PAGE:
It is quite likely that the corporate income tax rate will increase as well as the effective tax rate on foreign income. How these increases come together will depend on what will surely be a multitude of compromises made during the legislative process. Because life sciences companies are inherently global and much of their profitability derives from IP, each of the proposed changes in the Biden Tax Plan together with the re-scoping of Pillar One and the push for a global minimum tax rate has the potential to hit the industry hard.
1 https://www.whitehouse.gov/briefing-room/statements-releases/2021/03/31/fact-sheet-the-american-jobs-plan/ (last accessed, Apr. 6, 2021).
2 https://home.treasury.gov/system/files/136/MadeInAmericaTaxPlan_Report.pdf (Last accessed, Apr. 14, 2021).
3 https://www.finance.senate.gov/chairmans-news/wyden-brown-warner-unveil-international-taxation-overhaul- (last accessed, Apr. 6, 2021).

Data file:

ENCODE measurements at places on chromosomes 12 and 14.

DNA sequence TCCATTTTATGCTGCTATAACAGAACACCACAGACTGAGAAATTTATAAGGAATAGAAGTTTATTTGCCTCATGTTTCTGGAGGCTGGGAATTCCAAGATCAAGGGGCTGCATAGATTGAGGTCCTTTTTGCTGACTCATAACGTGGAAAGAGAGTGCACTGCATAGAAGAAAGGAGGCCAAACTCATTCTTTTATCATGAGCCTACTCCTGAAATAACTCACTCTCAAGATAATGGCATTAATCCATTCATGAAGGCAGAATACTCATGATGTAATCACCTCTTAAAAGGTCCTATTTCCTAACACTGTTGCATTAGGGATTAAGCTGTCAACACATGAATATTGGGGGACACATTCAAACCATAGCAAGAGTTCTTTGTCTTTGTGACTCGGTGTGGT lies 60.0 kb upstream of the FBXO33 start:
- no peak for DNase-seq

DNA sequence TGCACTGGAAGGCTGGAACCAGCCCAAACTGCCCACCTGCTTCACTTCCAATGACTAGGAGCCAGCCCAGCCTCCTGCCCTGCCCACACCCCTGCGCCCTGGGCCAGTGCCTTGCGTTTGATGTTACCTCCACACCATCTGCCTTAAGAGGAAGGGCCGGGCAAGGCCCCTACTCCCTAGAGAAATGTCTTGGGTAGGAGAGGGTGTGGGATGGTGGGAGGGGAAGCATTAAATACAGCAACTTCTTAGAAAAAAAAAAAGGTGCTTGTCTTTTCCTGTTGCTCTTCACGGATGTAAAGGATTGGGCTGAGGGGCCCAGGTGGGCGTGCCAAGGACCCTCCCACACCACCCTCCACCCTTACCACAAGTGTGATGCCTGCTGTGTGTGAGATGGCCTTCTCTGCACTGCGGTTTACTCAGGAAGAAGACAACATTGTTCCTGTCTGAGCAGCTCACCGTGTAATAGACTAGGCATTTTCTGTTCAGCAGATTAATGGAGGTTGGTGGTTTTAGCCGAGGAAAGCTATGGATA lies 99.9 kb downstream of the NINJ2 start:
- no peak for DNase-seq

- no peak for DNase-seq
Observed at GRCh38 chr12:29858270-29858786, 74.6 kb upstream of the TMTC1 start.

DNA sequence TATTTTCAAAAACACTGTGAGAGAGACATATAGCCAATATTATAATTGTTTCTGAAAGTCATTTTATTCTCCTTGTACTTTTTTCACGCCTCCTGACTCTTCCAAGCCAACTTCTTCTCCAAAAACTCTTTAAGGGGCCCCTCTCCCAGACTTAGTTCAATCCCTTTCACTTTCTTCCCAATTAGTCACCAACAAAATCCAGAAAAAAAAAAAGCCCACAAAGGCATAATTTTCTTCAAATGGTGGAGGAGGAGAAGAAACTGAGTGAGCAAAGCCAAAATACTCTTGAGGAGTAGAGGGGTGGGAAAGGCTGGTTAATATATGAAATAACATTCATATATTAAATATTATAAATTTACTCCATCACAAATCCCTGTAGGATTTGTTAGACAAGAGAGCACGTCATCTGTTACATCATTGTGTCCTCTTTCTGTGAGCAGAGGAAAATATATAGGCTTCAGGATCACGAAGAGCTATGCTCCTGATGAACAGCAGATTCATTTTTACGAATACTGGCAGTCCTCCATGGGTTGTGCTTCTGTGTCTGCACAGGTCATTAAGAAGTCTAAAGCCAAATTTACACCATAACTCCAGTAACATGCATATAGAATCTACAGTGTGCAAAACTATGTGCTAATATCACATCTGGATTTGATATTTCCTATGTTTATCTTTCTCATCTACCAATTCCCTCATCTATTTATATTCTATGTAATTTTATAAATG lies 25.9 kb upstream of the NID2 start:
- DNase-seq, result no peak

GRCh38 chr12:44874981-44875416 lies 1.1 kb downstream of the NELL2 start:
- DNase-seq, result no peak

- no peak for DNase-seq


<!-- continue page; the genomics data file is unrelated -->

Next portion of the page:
4 Effective tax rate derived from the Section 250 deduction equal to 50% (reduced to 37.5% in 2026) of the US corporation’s GILTI income (including the Section 78 gross-up for foreign taxes attributable to the GILTI inclusion).
5 Other incentives for R&D also factor into the calculation of the Biden Tax Plan’s new minimum tax of 15% on book income. The minimum tax would be in addition to a corporation’s regular federal tax liability, but could be reduced by R&D credits.
6 The SFC Framework notes that if FDII remains in the Code, the GLITI and FDII rates should be equalized. Currently through 2025, GILTI is taxed at an effective rate of 10.5% and FDII is taxed at an effective rate of 13.125%.
7 The SFC Framework discusses reforming BEAT by adding a second rate bracket in addition to the current 10% rate such that “regular taxable income would still be subject to a 10% rate, while base erosion payments would be subject to a higher rate.” Additional revenue could be used to restore the value of domestic tax credits and modify how the BEAT limits foreign tax credits.
8 Speech by Minister for Finance, Paschal Donohoe TD, to Virtual Seminar on International Taxation with the Department of Finance (Apr. 21, 2021). http://paschaldonohoe.ie/speech-by-minister-for-finance-paschal-donohoe-td-to-virtual-seminar-on-international-taxation-with-the-department-of-finance/ (last accessed Apr. 26, 2021).